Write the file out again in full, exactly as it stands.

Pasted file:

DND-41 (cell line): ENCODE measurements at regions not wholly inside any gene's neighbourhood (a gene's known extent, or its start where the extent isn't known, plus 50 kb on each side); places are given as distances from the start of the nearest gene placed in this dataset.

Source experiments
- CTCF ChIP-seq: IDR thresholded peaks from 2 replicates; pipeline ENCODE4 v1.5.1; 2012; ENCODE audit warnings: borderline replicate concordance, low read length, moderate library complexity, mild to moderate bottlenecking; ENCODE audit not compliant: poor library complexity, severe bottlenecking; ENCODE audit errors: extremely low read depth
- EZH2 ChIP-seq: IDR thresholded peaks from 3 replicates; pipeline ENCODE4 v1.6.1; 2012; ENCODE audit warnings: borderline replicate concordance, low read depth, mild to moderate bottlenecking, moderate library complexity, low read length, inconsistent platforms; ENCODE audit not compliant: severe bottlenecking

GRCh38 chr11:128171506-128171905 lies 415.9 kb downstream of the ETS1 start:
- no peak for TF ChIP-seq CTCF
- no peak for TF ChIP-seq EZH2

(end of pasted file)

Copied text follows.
DND-41 (cell line): ENCODE measurements at regions not wholly inside any gene's neighbourhood (a gene's known extent, or its start where the extent isn't known, plus 50 kb on each side); places are given as distances from the start of the nearest gene placed in this dataset.

Source experiments
- CTCF ChIP-seq: IDR thresholded peaks from 2 replicates; pipeline ENCODE4 v1.5.1; 2012; ENCODE audit warnings: borderline replicate concordance, low read length, moderate library complexity, mild to moderate bottlenecking; ENCODE audit not compliant: poor library complexity, severe bottlenecking; ENCODE audit errors: extremely low read depth
- EZH2 ChIP-seq: IDR thresholded peaks from 3 replicates; pipeline ENCODE4 v1.6.1; 2012; ENCODE audit warnings: borderline replicate concordance, low read depth, mild to moderate bottlenecking, moderate library complexity, low read length, inconsistent platforms; ENCODE audit not compliant: severe bottlenecking

GRCh38 chr11:128171506-128171905 lies 415.9 kb downstream of the ETS1 start:
- no peak for TF ChIP-seq CTCF
- no peak for TF ChIP-seq EZH2